The hon. Gentleman is correct that all the matters are interrelated and that the confiscation procedures, and the attached burden of proof, will apply to those who are deemed to have a criminal lifestyle as well as persons who are subject to confiscation because of a case before a court. However, my hon. Friend the Member for Wellingborough is right, because we are discussing the amendments. Amendment No. 30 would change the burden of proof applied to those who are deemed to have a criminal lifestyle and to all confiscation cases. The matters are interrelated, and the would apply more widely than to those who are deemed to have a criminal lifestyle.
I accept the Minister's point, but this is the Government's Bill. The burden of proof is on the Government to satisfy me—on the balance of probabilities, if not so that I am sure—that the Bill will not affect civil liberties. It was the Government's choice to word clause 6 as they did. He will appreciate that they could have kept the existing system and written a new clause to cover the wider situation, but they did not choose to do that. They have mixed the two matters together.
Short of rewriting the entire Bill—which is beyond my ability while I am also dealing with the Government's terrorism legislation on alternate days—I can only do my best to highlight problems. This problem is readily curable by substituting the civil standard of proof for the balance of probabilities, which is what I invite the Committee to do.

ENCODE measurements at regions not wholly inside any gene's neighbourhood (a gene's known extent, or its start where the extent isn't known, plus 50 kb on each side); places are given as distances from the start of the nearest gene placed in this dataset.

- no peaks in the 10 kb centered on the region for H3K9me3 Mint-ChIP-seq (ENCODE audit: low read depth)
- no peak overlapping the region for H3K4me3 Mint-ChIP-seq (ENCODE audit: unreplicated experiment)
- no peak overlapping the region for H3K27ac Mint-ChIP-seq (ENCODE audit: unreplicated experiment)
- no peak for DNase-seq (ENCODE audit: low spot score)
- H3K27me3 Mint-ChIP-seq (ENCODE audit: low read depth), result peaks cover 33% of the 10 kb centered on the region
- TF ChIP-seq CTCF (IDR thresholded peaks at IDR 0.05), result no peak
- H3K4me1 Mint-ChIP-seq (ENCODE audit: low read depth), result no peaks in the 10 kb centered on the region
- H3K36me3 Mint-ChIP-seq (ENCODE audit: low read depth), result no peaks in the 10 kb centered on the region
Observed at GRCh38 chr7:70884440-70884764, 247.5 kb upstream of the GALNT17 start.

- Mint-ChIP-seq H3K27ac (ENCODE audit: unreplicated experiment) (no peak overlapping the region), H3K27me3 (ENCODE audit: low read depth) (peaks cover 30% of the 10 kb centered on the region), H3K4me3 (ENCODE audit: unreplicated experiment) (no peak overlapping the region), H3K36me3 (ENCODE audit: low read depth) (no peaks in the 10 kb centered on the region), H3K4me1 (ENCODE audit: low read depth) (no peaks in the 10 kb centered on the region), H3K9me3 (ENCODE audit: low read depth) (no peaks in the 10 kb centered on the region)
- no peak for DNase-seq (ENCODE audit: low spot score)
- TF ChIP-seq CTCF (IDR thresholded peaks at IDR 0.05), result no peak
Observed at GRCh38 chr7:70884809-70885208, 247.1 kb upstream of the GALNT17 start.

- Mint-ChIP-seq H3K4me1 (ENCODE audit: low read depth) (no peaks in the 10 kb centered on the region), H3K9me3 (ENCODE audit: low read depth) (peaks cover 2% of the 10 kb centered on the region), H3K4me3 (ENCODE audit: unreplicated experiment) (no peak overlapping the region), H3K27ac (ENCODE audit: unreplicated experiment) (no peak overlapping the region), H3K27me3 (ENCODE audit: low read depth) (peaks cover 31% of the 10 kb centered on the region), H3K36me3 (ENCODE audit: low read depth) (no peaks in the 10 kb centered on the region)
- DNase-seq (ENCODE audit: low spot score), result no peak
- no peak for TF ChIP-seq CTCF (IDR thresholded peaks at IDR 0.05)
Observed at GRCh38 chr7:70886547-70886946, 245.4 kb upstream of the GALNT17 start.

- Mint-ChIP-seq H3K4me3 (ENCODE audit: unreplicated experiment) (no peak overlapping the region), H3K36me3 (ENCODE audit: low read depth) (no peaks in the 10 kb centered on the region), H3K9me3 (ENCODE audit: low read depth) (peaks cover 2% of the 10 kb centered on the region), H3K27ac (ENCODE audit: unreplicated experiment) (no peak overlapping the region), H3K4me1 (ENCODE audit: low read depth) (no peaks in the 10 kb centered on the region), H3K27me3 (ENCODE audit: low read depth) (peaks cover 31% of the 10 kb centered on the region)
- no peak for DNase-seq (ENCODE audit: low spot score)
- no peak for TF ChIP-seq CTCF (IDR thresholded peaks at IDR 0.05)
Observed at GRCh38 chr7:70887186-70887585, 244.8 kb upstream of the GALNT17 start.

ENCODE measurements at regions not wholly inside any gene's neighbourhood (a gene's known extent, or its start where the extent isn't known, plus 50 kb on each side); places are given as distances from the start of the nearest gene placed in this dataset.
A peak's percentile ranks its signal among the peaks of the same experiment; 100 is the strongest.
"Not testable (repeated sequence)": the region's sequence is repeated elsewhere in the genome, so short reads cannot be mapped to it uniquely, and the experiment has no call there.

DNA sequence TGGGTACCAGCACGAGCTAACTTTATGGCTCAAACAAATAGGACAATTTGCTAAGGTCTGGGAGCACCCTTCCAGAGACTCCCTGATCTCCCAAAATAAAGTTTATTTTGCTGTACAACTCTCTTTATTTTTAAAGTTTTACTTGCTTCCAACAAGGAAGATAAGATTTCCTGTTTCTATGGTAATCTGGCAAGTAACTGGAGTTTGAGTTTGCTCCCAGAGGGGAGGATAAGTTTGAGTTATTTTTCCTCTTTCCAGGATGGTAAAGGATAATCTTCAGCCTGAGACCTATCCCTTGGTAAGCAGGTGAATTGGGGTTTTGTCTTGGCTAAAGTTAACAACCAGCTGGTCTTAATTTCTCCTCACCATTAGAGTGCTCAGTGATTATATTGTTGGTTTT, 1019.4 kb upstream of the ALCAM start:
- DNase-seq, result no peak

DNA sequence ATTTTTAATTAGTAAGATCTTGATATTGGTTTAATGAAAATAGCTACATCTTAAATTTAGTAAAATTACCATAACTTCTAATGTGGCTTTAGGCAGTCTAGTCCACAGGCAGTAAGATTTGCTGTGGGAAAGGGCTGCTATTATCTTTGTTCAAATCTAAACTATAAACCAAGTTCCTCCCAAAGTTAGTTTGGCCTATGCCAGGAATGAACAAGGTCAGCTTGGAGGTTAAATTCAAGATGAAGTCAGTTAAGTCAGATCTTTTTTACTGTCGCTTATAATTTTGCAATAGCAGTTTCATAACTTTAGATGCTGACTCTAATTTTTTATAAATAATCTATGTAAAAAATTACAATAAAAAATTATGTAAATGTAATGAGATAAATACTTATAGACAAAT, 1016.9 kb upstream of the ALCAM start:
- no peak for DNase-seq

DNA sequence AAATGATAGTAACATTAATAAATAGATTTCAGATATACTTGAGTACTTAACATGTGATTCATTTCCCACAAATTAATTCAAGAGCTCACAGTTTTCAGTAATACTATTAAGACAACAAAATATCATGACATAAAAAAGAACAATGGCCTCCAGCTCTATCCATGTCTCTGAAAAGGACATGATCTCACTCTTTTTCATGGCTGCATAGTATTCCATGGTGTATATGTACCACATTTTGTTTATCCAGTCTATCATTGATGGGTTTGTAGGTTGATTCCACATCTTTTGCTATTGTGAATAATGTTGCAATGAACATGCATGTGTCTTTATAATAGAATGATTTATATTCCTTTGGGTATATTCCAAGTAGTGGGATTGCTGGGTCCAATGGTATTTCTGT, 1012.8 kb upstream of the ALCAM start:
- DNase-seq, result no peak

I beg to ask leave to withdraw the amendment.
Amendment, by leave, withdrawn.
Amendment proposed: No. 31, in page 4, line 5, leave out `a balance of probabilities' and insert
`the standard applicable in civil proceedings'.—[Mr. Grieve.]
Question put, That the amendment be made:—
The Committee divided: Ayes 6, Noes 16.
On a point of order, Mr. Gale. I am sorry to suggest anxiety about the clause, but it raises at least one matter that is unrelated to the amendments: the fact that the Crown court has been selected as the forum in which to resolve and determine confiscation cases. I seek clarification on that matter from the Government.
In short, the Government have decided that the proceedings should be dealt with in the Crown court. I have no strong view on the subject, but anxieties were expressed about whether the Crown court has the expertise to deal with such applications. I foresee that it could acquire that expertise, but such proceedings usually take place in the High Court, and that is particularly important when the interests of third parties must be balanced. Will the Minister clarify why the Crown court was chosen as the forum for such cases?
We have heard representations that such matters should be dealt with in the High Court. We take the same view as the hon. Gentleman: if the Crown court is not capable of hearing such cases, we can provide it with the wherewithal—including training—and the capacity to do so. We want confiscation proceedings to be widely available, and we do not think that that will be possible if they can be heard only in the High Court. [Interruption.]
You have ruined the reputation with which others have tried to brand me by accusing me of being a mildly spoken man, Mr. Gale. I am flattered, and I shall go away and blush.
Confiscation has always been dealt with by the Crown court, but restraint and receivership proceedings, which are often complicated, are often heard in the High Court. The Government received representations on the subject, and carefully considered whether the Crown court, which would make confiscation proceedings more widely available, could provide the necessary expertise.